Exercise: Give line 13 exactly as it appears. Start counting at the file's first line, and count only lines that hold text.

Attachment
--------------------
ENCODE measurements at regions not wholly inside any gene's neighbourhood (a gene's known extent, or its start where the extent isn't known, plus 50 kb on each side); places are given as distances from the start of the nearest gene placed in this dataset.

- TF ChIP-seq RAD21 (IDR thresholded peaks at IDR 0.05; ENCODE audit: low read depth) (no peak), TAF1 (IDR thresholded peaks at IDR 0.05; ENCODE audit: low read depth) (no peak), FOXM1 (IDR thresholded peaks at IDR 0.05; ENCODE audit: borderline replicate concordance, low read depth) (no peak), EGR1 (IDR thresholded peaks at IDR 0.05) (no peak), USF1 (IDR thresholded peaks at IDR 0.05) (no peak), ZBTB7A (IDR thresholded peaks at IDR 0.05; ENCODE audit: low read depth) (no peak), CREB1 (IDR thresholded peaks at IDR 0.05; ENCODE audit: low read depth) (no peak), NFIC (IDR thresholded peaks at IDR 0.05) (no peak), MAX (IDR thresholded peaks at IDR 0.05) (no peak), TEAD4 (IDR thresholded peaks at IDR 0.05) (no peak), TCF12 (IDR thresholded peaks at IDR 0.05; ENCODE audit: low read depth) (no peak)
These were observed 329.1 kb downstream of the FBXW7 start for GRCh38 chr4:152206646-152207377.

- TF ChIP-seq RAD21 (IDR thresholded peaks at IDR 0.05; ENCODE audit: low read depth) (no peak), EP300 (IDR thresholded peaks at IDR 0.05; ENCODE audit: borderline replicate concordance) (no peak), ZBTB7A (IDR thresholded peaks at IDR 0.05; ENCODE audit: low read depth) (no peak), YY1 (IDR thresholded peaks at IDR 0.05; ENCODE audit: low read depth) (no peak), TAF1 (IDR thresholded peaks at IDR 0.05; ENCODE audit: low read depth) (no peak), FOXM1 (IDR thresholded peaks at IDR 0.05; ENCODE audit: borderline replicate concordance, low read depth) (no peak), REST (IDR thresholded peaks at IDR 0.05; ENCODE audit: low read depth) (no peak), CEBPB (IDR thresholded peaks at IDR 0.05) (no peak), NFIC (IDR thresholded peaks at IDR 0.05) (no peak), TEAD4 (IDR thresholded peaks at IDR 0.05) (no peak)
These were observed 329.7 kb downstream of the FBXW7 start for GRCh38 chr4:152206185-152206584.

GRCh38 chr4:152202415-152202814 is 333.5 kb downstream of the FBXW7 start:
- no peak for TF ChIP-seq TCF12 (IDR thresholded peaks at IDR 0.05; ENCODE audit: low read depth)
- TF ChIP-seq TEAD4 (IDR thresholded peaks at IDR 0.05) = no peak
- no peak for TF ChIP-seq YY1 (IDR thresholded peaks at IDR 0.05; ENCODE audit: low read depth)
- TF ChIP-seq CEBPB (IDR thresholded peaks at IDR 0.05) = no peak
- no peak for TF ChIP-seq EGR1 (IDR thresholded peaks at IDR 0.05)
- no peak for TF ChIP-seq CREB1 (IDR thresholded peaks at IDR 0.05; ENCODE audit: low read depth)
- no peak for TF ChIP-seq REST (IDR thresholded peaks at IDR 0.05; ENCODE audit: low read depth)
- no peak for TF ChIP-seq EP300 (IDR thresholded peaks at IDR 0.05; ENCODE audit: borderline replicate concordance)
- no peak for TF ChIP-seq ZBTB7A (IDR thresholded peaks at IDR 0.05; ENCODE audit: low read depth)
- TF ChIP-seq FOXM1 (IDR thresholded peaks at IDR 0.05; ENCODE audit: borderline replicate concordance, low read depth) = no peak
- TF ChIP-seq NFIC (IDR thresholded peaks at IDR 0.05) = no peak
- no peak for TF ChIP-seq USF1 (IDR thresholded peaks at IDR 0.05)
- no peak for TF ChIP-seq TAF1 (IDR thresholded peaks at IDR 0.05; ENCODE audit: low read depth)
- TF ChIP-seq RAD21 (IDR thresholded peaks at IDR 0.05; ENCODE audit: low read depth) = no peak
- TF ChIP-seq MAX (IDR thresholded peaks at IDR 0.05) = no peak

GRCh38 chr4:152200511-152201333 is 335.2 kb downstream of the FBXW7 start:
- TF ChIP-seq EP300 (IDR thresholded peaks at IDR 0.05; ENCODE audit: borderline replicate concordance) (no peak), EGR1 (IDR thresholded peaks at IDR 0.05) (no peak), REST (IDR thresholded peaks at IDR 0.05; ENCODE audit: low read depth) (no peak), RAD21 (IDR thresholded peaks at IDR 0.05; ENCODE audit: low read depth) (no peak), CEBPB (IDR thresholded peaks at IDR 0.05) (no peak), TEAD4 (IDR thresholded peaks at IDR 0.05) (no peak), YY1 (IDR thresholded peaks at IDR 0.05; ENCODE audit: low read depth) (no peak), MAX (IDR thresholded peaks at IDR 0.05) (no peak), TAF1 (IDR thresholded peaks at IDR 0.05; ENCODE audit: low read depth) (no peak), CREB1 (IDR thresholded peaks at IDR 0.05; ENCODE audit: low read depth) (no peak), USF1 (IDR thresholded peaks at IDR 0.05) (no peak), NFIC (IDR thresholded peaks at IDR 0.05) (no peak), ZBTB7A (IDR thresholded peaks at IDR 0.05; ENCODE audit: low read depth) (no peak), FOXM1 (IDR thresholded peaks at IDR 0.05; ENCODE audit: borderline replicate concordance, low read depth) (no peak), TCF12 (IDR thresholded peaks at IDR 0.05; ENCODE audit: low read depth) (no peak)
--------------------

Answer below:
- no peak for TF ChIP-seq REST (IDR thresholded peaks at IDR 0.05; ENCODE audit: low read depth)